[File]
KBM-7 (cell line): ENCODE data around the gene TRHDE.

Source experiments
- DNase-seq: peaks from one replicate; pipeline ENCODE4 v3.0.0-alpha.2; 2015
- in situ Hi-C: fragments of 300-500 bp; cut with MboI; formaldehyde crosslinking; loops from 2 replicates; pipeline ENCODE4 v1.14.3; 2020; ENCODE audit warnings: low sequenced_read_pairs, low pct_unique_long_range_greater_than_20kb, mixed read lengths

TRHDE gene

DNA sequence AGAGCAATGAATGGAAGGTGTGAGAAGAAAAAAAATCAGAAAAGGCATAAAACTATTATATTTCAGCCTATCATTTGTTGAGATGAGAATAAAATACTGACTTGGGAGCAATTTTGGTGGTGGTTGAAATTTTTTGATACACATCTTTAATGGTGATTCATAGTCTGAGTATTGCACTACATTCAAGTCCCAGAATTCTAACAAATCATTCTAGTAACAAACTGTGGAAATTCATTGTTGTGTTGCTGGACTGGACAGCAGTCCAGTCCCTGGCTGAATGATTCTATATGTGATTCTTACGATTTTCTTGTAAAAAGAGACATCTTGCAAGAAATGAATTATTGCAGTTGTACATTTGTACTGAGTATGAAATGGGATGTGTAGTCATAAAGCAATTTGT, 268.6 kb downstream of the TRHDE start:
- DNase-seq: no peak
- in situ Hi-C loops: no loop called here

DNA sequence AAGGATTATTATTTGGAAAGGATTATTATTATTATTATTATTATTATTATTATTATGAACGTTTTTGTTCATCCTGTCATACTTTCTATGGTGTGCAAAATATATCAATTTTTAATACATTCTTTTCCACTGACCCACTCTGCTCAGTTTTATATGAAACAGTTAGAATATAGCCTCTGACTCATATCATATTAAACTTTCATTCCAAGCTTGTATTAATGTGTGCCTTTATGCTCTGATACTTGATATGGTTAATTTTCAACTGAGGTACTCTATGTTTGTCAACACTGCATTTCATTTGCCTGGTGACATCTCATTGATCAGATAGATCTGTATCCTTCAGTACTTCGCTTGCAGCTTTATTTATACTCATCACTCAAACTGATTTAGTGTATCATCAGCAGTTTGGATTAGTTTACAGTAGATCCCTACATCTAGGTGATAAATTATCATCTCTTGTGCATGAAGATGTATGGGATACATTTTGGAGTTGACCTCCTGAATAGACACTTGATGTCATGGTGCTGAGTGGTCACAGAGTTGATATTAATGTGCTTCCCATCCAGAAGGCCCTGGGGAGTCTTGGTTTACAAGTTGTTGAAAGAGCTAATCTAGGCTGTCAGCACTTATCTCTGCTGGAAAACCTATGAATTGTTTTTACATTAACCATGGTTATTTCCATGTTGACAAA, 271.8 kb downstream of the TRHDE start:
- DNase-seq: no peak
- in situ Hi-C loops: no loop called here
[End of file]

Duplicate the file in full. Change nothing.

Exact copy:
KBM-7 (cell line): ENCODE data around the gene TRHDE.

Source experiments
- DNase-seq: peaks from one replicate; pipeline ENCODE4 v3.0.0-alpha.2; 2015
- in situ Hi-C: fragments of 300-500 bp; cut with MboI; formaldehyde crosslinking; loops from 2 replicates; pipeline ENCODE4 v1.14.3; 2020; ENCODE audit warnings: low sequenced_read_pairs, low pct_unique_long_range_greater_than_20kb, mixed read lengths

TRHDE gene

DNA sequence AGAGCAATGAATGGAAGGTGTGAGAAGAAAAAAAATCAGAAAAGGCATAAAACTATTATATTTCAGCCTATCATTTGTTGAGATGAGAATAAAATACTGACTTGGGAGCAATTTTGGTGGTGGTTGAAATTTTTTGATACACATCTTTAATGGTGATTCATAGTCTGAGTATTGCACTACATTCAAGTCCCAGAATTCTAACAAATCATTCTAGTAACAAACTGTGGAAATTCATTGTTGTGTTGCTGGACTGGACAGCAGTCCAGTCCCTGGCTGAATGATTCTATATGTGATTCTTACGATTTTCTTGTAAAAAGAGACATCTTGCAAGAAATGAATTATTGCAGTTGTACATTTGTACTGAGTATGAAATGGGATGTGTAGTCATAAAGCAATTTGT, 268.6 kb downstream of the TRHDE start:
- DNase-seq: no peak
- in situ Hi-C loops: no loop called here

DNA sequence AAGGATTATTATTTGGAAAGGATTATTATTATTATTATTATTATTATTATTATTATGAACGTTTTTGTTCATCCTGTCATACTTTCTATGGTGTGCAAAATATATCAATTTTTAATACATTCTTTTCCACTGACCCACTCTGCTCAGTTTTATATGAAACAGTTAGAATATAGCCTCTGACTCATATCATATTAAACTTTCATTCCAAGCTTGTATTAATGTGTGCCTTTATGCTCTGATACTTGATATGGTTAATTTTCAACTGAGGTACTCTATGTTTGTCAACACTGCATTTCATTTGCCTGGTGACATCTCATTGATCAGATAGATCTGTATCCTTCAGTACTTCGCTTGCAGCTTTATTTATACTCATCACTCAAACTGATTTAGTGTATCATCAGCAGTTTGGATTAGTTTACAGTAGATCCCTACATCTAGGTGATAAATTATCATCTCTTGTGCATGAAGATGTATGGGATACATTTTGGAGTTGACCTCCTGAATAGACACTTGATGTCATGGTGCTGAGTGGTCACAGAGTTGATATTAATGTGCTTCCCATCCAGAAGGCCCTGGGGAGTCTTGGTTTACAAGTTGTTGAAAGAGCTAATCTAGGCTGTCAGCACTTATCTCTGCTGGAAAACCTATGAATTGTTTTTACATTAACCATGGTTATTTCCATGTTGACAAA, 271.8 kb downstream of the TRHDE start:
- DNase-seq: no peak
- in situ Hi-C loops: no loop called here